Last weekend a sea of people descended onto the streets of Sydney and around the world as part of The global March for Science. The March was organised to take place in conjunction with Earth Day and was created by scientists who are wary of the current political agenda. The march, originally localised in the US, quickly spread globally as a reminder of the importance of science in our society. The Daily was joined by March for Science Organiser Taylor Szyszka to discuss this global event.

Produced by Andrew Gibbons.

Outrage Over Activism on ANZAC Day

Prominent Muslim activist and television personality Yassmin Abdel Magied courted controversy, with an ANZAC Day Facebook post. Writing 'Lest.We.Forget Manus, Nauru, Syria, Palestine'. The humanitarian thought she'd use ANZAC Day to shed light on suffering beyond the World War One Battlefield. A social media uproar followed, with people saying such a sacred day should not be exploited to push personal ideological agendas. It was said ANZAC Day should be reserved for patriotic commemoration, left untouched by what has been called 'trivial peripheral social issues'. The backlash prompted Abdel to remove her post, stating publicly that 'it was brought to my attention that my last post was disrespectful and for that, I apologise unreservedly'. The Daily discussed the underlying social dynamics at play with Deakin University historian Dr Carolyn Holbrook.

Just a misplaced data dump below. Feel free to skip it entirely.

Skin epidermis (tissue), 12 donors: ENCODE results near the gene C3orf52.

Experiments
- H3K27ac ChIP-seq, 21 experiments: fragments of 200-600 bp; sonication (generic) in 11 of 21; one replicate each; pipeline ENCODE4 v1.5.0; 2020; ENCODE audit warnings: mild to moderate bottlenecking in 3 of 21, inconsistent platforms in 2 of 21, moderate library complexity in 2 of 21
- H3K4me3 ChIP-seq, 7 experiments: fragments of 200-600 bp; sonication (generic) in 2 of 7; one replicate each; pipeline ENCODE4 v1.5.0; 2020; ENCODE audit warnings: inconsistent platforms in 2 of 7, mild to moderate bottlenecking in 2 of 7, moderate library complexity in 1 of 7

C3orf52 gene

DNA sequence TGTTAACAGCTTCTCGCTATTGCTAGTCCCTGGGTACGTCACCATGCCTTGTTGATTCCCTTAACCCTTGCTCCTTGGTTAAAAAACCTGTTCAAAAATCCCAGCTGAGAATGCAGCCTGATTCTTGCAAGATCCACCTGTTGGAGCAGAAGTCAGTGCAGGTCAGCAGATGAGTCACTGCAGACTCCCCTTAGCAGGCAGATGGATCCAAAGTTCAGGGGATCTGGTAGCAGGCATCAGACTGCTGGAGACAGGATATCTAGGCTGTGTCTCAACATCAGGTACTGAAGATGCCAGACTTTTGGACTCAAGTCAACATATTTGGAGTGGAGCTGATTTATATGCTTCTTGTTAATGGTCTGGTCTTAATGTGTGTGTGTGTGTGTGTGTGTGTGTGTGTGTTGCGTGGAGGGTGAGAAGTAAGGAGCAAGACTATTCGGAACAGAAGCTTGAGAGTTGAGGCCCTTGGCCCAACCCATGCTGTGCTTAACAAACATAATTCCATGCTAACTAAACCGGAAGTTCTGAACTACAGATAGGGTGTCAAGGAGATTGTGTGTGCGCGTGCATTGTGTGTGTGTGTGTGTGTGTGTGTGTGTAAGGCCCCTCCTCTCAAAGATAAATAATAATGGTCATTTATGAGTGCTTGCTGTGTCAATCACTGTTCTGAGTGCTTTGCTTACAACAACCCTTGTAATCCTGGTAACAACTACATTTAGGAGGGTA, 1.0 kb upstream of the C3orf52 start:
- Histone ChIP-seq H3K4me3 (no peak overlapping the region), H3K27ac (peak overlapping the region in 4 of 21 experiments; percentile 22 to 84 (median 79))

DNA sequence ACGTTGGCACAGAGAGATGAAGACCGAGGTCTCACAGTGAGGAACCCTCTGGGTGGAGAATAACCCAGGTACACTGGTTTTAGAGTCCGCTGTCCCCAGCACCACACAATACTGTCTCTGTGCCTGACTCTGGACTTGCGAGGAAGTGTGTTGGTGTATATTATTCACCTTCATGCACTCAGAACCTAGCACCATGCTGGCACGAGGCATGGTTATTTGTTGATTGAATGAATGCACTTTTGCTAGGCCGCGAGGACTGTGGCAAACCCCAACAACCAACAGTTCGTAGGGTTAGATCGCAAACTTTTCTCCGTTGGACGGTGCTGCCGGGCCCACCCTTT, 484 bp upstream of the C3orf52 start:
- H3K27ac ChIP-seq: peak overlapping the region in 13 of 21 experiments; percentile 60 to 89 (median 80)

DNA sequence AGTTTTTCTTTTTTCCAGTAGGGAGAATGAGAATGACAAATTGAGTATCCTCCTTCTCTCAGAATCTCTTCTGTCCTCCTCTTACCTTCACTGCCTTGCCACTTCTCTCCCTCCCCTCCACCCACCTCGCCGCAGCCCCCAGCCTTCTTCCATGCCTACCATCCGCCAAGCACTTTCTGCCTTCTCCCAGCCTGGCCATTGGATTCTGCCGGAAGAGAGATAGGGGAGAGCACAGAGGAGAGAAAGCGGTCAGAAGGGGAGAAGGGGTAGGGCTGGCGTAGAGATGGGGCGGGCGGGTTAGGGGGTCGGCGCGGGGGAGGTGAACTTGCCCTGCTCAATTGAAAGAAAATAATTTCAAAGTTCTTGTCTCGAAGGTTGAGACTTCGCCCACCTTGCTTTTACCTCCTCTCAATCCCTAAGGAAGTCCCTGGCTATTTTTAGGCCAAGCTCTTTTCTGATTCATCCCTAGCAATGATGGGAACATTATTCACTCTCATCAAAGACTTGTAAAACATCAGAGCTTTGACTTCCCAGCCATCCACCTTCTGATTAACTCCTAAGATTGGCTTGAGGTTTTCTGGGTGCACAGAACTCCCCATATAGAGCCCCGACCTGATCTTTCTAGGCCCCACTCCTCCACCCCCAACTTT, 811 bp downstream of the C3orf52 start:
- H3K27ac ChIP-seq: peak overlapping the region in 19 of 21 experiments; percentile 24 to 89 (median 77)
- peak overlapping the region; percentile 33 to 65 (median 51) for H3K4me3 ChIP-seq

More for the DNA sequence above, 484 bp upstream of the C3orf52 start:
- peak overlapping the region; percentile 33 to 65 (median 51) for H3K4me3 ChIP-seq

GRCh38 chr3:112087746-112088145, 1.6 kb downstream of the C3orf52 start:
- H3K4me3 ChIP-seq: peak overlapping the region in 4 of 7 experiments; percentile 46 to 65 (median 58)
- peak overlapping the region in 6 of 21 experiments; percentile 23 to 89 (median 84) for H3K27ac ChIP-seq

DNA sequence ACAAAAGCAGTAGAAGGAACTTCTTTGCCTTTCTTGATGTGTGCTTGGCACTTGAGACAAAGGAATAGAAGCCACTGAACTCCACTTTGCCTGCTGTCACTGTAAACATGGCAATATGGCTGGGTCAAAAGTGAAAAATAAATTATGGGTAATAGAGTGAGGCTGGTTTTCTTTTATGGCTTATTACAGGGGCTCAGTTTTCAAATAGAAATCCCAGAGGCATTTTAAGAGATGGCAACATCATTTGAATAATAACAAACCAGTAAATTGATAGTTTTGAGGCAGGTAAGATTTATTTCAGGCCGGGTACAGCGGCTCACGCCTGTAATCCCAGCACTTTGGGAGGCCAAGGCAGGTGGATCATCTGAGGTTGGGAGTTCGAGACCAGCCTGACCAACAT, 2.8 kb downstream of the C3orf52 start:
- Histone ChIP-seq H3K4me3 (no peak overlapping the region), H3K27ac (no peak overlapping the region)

Produced by Madison Thorne.

Combating Antisemitism on Australian Campuses